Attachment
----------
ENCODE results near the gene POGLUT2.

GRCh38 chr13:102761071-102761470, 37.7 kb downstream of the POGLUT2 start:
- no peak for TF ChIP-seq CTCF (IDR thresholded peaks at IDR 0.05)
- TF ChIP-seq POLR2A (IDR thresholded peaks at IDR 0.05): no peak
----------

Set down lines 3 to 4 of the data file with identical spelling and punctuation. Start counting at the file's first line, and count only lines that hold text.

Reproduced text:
- no peak for TF ChIP-seq CTCF (IDR thresholded peaks at IDR 0.05)
- TF ChIP-seq POLR2A (IDR thresholded peaks at IDR 0.05): no peak